Ensuring women’s rights through better public services
Date: 21 June 2013
Around the world, complaints about the quality of public services are a common refrain—from the many hoops one has to jump through to get a license for a new business, to difficulties in accessing public health services and clinics or simply trying to re-enter the workforce. However, several Governments are making concerted efforts to improve the quality of their services and make it easier for all citizens to have access. These efforts are making bureaucratic processes less complicated, encouraging participation in decision-making, and improving living conditions in many countries.
The United Nations Public Service Awards, the most prestigious international recognition of excellence in public service, recognize the critical need of citizens to have good and accessible public services. They reward the creative achievements and contributions of public service institutions that advance effective and responsive public administration in countries worldwide. Through an annual competition, the best models are recognized on International Public Service Day, 23 June. This year, the award ceremony will take place at the UN Public Service Forum in Bahrain, from 24 to 27 June 2013.
As part of its efforts to promote better services for women and girls who often face greater difficulties in accessing them, UN Women has been supporting a special category of the UN Public Service Awards called “Promoting Gender-Responsive Delivery of Public Services.” With innovative services that respond to the needs of women and girls, the 2013 top winners of this category are from Ecuador, Egypt, Germany, Morocco and Pakistan. For a full list of award winners in the Gender Category, click here.
The top winners in the Gender category:
Morocco has been prized for implementing a successful reform to address the weak representation of women in decision-making at local levels. The Moroccan Ministry of the Interior developed a plan to support local authorities and increase women’s participation. More than 100 activities were undertaken, including trainings for women, visits from gender equality experts to guide local groups, and activities to strengthen women’s civil society groups – reaching more than 8,000 Moroccan and African women in the process. The project resulted in the creation of several networks to advance women’s political participation and leadership, including of locally elected women from the Maghreb region, Mauritania and Morocco.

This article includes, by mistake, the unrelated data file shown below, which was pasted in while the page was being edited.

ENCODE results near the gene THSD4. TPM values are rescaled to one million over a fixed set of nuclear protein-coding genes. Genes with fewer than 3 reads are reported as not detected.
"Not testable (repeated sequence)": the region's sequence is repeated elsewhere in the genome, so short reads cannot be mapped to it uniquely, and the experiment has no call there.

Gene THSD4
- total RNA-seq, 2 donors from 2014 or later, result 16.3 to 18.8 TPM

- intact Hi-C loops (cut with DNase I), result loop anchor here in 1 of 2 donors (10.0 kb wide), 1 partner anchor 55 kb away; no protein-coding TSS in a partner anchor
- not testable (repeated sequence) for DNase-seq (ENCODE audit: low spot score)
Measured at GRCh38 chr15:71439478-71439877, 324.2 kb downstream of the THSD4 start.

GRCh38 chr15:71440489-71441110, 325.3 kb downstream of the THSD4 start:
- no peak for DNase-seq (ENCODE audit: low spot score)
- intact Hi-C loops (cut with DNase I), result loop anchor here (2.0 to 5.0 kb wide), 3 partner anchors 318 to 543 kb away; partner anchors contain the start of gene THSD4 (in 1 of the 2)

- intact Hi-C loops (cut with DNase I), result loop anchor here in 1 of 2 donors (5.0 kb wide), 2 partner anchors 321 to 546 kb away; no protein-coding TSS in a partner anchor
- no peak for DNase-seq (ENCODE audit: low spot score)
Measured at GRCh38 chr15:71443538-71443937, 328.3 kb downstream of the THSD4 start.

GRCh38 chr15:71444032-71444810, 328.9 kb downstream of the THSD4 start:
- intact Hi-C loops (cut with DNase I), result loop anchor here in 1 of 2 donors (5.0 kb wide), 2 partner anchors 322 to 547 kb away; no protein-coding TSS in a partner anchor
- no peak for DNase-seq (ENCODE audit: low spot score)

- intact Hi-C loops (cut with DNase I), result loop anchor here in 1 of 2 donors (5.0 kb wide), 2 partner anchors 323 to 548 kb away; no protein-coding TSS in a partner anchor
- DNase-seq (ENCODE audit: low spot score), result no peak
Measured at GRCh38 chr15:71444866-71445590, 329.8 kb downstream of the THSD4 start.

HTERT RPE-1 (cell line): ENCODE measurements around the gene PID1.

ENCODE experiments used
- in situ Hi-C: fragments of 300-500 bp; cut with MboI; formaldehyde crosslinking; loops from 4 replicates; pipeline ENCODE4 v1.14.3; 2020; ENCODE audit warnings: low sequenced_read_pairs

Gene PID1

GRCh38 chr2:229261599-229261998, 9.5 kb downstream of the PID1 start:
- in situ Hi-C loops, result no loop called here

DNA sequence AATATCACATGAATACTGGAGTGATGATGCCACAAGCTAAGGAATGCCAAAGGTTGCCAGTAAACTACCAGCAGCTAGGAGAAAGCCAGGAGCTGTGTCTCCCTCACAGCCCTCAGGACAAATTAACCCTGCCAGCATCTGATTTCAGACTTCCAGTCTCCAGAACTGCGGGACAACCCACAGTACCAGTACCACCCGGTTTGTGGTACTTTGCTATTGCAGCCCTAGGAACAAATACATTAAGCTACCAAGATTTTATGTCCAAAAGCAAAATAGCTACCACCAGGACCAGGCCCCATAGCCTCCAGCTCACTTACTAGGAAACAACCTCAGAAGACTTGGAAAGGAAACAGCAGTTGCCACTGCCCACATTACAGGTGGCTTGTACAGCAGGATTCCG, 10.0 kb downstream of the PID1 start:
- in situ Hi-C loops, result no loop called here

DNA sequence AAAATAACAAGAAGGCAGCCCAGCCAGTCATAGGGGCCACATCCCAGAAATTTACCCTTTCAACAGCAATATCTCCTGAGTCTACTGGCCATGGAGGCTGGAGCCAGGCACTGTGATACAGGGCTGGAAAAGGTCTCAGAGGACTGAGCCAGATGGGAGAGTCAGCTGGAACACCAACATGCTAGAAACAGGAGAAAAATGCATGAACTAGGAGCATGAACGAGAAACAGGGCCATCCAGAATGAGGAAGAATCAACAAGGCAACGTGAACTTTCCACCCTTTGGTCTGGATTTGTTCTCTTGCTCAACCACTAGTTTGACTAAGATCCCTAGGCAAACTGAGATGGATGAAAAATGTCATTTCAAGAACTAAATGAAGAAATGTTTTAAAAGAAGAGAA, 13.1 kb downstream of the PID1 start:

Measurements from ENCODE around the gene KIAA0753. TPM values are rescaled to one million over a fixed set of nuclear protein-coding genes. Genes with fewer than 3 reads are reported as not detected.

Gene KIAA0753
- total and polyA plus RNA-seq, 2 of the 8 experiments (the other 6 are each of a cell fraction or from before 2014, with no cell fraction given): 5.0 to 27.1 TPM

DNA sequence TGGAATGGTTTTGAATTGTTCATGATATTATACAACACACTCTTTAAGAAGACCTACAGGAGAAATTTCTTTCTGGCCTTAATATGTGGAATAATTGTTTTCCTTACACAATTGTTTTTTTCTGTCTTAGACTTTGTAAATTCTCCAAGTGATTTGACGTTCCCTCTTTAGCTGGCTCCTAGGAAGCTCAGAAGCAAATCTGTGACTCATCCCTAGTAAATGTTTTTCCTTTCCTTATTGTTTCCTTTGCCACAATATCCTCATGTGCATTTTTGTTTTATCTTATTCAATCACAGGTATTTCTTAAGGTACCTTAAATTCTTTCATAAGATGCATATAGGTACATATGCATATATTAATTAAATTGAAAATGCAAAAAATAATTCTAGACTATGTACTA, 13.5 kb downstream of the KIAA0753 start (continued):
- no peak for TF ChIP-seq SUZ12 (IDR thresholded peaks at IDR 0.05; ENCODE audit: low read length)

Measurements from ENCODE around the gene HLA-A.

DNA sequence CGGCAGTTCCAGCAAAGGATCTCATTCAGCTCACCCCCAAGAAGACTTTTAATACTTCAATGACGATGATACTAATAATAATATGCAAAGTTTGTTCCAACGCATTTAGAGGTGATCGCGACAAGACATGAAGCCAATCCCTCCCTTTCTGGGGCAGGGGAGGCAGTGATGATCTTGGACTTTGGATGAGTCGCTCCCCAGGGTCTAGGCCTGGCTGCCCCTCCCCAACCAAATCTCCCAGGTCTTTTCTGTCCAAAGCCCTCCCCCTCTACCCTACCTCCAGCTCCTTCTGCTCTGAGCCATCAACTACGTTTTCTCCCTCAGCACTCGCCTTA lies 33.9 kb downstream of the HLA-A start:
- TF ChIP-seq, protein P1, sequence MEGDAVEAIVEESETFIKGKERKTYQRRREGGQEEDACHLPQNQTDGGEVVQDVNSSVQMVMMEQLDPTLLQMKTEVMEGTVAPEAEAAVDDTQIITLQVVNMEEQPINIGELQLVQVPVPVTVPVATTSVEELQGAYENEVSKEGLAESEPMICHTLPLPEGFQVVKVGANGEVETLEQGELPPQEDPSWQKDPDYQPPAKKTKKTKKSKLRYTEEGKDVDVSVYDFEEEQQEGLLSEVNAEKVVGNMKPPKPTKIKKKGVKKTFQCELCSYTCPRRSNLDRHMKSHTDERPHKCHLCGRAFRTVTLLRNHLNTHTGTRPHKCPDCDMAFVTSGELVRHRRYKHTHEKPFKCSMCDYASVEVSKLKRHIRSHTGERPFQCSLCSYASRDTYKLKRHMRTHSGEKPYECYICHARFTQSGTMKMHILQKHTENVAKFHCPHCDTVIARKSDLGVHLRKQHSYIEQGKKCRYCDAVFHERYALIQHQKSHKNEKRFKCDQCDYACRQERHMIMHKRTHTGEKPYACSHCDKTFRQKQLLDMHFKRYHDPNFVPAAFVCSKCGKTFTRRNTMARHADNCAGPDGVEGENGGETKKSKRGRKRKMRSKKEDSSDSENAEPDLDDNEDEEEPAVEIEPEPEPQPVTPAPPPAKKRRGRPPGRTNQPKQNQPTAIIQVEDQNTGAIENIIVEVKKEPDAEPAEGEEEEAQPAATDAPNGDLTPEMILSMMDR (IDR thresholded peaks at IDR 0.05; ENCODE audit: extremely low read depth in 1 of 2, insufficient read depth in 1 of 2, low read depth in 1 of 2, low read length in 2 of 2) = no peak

“This international recognition means that we are on the right track with a concrete and active commitment in favour of the empowerment of women at the local level,” says Najat Zarrouk, Governor, Director of Training for Morocco’s Ministry of the Interior.
Egypt was awarded for a programme that brings critical services to women, many of whom used to be unable to access services for the early detection of breast cancer. The “Women’s Health Outreach Programme”is the first Government-funded Egyptian National Breast Cancer Screening programme.
“The multidisciplinary breast cancer clinic is a one-stop clinic where women with suspicious mammographic findings in the Egyptian Breast Screening programme receive diagnostic and therapeutic services free-of-charge, thus shortening the period between diagnosis and treatment of breast cancer,” explains Dr. Rasha M. Kamal, of the Women’s Health Outreach Programme. Through this women’s health project, 106,000 women were screened for breast cancer in Egypt since the programme began in 2007. Their clinic has provided further diagnostic investigations to more than 2,000 women over 200 women have completed their surgical interventions and post-operative care at the premises.